The maintenance of machinery in the manufacturing industry consists of three primary approaches: reactive, preventive, and predictive. Reactive maintenance is when a manufacturer runs the machinery until it breaks down and requires maintenance. Preventive maintenance is when maintenance is scheduled based on time or cycles. This is similar to changing a car’s oil after 3 months or 3000 miles. Lastly, predictive maintenance is based on data and observations. This is similar to how newer cars track different variables and indicate when the oil needs to be changed.
Previous NIST research, published in NIST AMS 100-18, indicated that there were a wide range of estimates for the costs of machinery maintenance in manufacturing. Additionally, the studies that estimated these costs came from a number of different countries, making it difficult to understand the costs associated with U.S. manufacturing. For this reason, NIST collected data in its Machinery Maintenance Survey to better understand maintenance costs. The results of this data collection is published in NIST AMS 100-34.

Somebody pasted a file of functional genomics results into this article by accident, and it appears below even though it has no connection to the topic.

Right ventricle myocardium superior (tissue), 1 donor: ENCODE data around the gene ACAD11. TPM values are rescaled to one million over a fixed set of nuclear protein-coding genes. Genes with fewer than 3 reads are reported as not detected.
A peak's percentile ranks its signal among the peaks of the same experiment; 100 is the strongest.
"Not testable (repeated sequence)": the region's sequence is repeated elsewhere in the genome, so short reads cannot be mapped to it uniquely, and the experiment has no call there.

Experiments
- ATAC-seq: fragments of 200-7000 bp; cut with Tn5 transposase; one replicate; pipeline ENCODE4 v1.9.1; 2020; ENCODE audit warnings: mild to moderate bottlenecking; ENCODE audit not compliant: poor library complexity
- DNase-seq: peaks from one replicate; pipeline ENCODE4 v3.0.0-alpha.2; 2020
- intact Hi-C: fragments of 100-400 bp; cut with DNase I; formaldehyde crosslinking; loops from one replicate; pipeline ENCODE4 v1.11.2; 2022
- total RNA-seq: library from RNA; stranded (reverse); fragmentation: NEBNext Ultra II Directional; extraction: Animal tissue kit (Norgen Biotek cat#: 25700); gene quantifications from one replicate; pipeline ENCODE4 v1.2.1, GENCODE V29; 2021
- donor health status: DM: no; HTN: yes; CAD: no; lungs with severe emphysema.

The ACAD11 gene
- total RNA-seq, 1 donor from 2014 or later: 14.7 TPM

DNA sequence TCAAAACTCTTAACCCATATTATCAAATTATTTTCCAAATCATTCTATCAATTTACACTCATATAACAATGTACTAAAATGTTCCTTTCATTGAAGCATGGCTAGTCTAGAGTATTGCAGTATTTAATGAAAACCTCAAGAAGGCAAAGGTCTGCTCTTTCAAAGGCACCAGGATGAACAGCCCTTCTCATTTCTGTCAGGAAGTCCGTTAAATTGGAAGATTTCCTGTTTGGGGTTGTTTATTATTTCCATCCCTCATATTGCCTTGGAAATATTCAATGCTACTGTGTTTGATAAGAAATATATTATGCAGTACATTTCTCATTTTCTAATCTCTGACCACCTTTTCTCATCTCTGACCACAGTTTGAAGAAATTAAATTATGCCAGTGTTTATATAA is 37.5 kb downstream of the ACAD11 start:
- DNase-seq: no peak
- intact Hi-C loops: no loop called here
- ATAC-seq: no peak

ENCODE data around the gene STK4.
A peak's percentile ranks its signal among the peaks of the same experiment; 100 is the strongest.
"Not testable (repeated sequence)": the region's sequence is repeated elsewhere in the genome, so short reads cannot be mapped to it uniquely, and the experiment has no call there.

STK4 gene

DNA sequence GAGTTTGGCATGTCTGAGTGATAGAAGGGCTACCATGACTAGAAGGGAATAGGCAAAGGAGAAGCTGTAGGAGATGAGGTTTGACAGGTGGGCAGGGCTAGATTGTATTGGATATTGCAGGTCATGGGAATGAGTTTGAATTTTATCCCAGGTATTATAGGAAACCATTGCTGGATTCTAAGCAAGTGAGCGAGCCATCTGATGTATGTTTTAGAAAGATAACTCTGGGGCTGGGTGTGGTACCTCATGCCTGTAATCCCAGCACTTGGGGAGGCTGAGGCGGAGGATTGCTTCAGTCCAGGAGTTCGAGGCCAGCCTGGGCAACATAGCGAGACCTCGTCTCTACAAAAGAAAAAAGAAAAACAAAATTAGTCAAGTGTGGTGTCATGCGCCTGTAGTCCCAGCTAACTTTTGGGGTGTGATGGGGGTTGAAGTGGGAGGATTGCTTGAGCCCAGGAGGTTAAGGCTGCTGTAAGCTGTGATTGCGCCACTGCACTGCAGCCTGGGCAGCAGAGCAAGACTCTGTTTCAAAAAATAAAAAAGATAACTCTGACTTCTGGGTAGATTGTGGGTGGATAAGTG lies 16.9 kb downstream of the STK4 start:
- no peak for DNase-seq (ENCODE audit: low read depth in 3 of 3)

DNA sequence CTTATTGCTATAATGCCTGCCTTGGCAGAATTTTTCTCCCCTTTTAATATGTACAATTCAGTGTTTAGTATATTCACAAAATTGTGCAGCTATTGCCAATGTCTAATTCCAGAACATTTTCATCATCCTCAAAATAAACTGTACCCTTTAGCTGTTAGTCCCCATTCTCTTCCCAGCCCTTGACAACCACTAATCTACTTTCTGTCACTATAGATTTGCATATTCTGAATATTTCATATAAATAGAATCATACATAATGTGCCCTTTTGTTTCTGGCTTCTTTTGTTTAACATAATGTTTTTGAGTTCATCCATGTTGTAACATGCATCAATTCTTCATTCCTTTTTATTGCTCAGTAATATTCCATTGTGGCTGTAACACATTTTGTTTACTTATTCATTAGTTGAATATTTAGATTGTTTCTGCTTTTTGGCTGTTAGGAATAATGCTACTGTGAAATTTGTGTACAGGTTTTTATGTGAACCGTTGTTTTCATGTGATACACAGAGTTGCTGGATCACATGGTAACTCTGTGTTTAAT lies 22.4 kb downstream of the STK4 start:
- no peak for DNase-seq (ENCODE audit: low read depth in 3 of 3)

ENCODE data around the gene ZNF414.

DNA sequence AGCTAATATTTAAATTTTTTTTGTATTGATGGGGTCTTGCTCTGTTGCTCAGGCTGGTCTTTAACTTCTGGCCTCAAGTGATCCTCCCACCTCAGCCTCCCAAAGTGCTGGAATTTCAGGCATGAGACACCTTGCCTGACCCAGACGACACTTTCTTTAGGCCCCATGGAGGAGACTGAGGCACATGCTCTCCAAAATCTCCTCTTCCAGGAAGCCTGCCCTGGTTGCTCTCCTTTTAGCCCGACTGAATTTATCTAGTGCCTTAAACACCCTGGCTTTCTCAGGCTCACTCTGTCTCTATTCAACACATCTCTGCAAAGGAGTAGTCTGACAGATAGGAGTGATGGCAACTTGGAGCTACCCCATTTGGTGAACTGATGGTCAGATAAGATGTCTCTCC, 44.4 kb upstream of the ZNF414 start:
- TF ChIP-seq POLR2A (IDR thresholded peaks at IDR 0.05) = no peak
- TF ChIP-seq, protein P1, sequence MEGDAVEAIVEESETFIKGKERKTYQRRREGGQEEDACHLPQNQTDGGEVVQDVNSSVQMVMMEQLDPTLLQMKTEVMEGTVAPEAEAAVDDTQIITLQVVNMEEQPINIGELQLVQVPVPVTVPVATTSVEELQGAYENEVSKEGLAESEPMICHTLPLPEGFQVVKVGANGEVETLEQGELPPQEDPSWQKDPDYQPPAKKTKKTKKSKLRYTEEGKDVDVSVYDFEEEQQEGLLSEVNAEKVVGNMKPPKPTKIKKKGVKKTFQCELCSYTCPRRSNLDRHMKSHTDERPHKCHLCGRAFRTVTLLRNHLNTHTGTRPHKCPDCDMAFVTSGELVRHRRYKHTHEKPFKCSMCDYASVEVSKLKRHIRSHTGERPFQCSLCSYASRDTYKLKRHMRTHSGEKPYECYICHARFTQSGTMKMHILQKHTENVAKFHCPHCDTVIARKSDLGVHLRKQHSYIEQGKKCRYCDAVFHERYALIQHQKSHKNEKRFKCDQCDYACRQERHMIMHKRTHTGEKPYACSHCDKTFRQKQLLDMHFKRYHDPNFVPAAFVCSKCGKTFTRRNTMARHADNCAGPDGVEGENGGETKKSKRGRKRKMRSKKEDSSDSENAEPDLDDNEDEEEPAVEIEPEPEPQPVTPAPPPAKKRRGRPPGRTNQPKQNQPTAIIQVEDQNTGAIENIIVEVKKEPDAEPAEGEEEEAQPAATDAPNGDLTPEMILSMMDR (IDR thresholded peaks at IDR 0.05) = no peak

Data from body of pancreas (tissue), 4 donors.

According to the results in AMS 100-34, on average, establishment maintenance practices were 17.3 % predictive maintenance, 31.8 % preventive maintenance, and 45.7 % reactive maintenance. Although reactive maintenance is the largest of the three, there are significant losses associated with it. Those establishments that relied heavily on reactive maintenance (i.e., those in the top 25 %) were associated with 3.3 times more downtime, 16.0 times more defects, 2.8 times more lost sales due to defects from maintenance, 2.4 times more lost sales due to delays from maintenance, and 4.89 times more inventory increases due to maintenance issues. Moreover, there are a number of benefits to using preventive and predictive maintenance. Among those establishments that primarily rely on preventive and predictive maintenance, predictive maintenance was associated with 15 % less downtime, 87 % lower defect rate, and 66 % less inventory increases due to maintenance issues.
Preventable losses were not insignificant, totaling $119.1 billion: $18.1 billion due to downtime, $0.8 billion due to defects, and $100.2 billion due to lost sales from delays and defects. Additionally, an estimated 16.03 injuries and 0.05 deaths per million employees were associated with these maintenance issues. The implication is that for some manufacturers, there may be significant benefits to investing in maintenance. Currently, there are a number of NIST projects engaged in advancing the standards and methods for machinery maintenance to make these types of investments more reachable.